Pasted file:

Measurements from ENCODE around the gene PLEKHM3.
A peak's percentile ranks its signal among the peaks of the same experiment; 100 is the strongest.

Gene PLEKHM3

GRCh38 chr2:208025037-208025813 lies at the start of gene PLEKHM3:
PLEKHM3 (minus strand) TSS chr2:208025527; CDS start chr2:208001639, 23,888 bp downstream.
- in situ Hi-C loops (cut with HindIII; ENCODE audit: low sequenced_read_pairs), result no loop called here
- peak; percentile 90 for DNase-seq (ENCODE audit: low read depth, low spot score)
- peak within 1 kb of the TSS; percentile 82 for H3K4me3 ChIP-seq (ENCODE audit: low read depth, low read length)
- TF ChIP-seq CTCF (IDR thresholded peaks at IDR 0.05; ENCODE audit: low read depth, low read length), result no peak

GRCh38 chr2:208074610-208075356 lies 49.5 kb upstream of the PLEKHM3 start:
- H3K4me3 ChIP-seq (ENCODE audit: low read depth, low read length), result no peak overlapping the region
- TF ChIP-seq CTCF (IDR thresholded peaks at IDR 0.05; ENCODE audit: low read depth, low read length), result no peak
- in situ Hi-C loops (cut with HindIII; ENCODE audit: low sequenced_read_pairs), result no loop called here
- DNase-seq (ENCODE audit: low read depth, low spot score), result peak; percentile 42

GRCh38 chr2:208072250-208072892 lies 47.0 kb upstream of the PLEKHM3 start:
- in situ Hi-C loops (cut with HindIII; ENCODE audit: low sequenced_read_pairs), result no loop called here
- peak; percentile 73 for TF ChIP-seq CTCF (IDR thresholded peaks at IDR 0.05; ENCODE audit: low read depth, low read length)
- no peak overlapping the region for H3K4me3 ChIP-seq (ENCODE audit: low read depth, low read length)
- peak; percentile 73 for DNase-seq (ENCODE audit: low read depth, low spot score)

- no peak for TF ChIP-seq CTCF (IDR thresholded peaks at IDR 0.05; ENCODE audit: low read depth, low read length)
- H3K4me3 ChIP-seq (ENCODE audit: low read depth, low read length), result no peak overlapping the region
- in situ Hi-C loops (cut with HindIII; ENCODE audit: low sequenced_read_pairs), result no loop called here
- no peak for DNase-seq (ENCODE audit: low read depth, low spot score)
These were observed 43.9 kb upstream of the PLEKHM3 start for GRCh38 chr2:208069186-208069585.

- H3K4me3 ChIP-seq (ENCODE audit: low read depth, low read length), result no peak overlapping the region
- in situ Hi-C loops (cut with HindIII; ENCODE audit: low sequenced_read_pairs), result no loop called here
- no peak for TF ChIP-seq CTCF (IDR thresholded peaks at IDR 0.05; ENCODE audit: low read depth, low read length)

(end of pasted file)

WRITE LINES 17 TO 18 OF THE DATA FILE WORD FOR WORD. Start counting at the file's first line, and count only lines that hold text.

- peak; percentile 73 for TF ChIP-seq CTCF (IDR thresholded peaks at IDR 0.05; ENCODE audit: low read depth, low read length)
- no peak overlapping the region for H3K4me3 ChIP-seq (ENCODE audit: low read depth, low read length)